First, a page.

Servado (1900 population: 42) lost its post office after 1905, and the mail went to Luther instead; this area appears to be unincorporated, and Luther has extended a half-mile-wide finger of its city limits as far west as Henney Road, presumably to prevent Oklahoma City from annexing it.

All the references I’ve seen to Shawhoma (not many) mention a railyard, which suggests that this might have been the stretch along the Santa Fe between 23rd and 36th. It never had a post office of its own, so far as I can tell.

Lockridge was technically in Logan County; it survived as a post office until 1928.

If I come up with anything else, I’ll tack it onto the bottom.

Good job, Chaz!

TULSA VICINITY. Unlike western Oklahoma with its six land openings between 1889 and 1901 in which Indian lands were opened for settlement and which resulted in a mass influx of mainly white but some black settlers — (1) Land Run of 1889 on April 22 (Logan, Kingfisher, Oklahoma, Payne, and Cleveland counties); (2) Land Run of 1891 on September 22 (Lincoln and Pottawatomie counties); (3) 1892 Land Run on April 18 (Blaine, Dewey, Day – obsolete county combined with Ellis, Roger Mills, Custer, and Washita); (4) Land Run of 1893, also known as the Cherokee Strip Land Run of 1893, on September 16 (Garfield, Grant, Kay, Noble, Pawnee, Woods and Woodward counties); (5) Kickapoo Land Run of 1895, on May 3 (parts of Lincoln, Oklahoma, and Pottawatomie counties); and (6) the Land Lottery in 1901, August 1 (Comanche, Cotton, Tillman, Caddo, and Kiowa counties) — eastern Oklahoma had no such experience. So, there were no explosive “born grown” cities or towns in Indian Territory, nor were the cities there as largely populated at this point in time, compared to Oklahoma Territory.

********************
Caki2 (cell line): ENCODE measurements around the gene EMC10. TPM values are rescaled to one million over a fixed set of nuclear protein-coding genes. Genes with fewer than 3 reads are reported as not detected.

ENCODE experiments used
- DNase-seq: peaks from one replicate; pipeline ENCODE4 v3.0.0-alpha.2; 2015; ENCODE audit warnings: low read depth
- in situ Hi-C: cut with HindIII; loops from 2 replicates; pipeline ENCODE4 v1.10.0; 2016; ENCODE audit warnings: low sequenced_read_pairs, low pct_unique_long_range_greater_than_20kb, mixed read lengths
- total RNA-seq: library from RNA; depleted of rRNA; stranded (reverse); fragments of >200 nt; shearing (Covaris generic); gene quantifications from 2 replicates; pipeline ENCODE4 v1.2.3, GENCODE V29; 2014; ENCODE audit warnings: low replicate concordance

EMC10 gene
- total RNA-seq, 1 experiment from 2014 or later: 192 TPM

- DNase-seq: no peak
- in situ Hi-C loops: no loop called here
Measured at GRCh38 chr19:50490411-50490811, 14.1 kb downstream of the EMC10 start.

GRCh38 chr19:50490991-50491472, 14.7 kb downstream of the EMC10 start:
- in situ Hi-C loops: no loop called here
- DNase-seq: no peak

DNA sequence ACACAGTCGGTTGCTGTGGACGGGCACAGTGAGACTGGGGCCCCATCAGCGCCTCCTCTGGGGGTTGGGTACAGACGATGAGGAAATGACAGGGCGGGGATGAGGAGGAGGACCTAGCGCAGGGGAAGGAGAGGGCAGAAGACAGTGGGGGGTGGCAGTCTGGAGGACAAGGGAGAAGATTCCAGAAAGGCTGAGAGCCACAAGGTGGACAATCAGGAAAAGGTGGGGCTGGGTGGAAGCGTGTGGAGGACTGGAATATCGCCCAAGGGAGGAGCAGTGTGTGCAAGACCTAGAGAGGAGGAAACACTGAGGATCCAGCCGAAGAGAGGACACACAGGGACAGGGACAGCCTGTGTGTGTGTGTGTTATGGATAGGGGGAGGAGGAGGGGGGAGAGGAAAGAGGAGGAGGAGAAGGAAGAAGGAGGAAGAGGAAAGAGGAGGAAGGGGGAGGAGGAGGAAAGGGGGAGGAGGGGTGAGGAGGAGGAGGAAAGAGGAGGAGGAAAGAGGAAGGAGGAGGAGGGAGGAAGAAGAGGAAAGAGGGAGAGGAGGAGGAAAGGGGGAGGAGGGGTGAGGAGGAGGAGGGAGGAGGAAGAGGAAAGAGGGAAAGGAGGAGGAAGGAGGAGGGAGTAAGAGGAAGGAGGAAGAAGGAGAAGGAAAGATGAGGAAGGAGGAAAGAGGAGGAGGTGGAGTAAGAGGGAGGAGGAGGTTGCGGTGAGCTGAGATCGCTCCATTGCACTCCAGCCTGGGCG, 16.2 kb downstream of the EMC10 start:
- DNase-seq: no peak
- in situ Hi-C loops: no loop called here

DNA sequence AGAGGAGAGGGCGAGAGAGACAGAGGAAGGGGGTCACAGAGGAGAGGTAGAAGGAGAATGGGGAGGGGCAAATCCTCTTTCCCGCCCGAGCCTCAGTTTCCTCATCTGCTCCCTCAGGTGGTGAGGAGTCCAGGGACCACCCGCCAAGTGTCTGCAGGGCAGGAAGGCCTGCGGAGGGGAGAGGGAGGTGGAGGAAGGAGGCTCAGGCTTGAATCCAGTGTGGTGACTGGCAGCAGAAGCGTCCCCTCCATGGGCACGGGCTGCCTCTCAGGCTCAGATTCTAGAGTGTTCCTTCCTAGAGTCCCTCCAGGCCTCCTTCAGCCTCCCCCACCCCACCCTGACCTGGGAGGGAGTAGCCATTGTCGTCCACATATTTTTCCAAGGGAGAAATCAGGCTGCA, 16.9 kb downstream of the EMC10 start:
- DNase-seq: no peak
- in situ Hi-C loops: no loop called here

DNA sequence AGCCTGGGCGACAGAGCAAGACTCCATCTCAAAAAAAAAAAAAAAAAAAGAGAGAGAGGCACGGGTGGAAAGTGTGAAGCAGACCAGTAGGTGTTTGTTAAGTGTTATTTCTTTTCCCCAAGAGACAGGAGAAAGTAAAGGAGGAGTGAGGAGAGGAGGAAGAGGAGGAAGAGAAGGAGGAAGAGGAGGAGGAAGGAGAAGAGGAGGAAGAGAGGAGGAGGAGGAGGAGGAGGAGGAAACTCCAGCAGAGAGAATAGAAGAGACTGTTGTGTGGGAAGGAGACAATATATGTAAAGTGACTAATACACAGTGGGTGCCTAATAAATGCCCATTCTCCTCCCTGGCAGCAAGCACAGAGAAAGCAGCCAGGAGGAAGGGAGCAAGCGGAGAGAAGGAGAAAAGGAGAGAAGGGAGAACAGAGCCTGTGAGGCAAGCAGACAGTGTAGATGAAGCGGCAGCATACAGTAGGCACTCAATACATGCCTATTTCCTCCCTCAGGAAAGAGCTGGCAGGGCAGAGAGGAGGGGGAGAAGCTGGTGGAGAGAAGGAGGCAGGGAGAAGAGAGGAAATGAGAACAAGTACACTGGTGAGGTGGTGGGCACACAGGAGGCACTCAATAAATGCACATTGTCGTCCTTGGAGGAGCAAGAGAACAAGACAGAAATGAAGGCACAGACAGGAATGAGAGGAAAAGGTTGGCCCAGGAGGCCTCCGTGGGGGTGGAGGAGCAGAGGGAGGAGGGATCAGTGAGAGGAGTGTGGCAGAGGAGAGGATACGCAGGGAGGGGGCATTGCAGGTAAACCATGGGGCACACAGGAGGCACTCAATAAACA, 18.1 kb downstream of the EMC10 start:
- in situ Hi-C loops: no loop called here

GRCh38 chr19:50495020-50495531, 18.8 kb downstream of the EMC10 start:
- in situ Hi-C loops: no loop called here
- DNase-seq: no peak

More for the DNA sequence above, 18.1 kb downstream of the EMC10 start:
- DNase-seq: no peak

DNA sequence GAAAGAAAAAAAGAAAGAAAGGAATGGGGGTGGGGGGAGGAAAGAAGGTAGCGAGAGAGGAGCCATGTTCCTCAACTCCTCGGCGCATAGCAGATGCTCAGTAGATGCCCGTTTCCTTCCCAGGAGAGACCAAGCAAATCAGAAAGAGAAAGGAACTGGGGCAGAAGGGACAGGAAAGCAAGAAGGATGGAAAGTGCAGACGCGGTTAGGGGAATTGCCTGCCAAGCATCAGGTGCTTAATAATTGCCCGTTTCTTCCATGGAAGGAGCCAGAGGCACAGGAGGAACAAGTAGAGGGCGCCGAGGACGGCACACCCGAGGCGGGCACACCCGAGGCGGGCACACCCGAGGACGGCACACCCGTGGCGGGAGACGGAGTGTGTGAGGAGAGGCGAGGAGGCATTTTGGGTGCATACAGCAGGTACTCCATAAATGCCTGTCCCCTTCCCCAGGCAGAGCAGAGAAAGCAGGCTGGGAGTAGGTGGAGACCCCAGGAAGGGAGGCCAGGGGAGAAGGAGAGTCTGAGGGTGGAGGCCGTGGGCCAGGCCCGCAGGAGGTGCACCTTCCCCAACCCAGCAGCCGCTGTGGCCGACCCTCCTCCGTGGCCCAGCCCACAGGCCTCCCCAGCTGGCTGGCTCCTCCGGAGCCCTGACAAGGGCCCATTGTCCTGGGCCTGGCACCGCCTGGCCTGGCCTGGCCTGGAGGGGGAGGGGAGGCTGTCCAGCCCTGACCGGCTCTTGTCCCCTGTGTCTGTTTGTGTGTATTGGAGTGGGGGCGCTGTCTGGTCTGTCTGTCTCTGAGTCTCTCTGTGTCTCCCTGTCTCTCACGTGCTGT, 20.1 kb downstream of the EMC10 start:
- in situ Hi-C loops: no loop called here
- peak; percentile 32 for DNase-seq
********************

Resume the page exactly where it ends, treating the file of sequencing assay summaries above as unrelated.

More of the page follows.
The Tulsa area was relatively small in population, except for Muskogee. The populations shown for the principal cities in the Tulsa vicinity were as follows: Bartlesville, 3,400; Nowata, 1,200; Collinsville, 1,600; Claremore, 2,150; Pawhuska, 2,500; Pryorcreek (Pryor), 875; Broken Arrow, 950; Wagoner, 2,500; Sapulpa, 2,600; Tulsa, 5,680; and Tulsa Stock Yards, 5,000. Note that Pawhuska was part of Oklahoma Territory, not Indian Territory. The largest city in the area was Muskogee with 14,200.

Tulsa Vicinity
Click the Map for a Larger View or
click here for a higher resolution view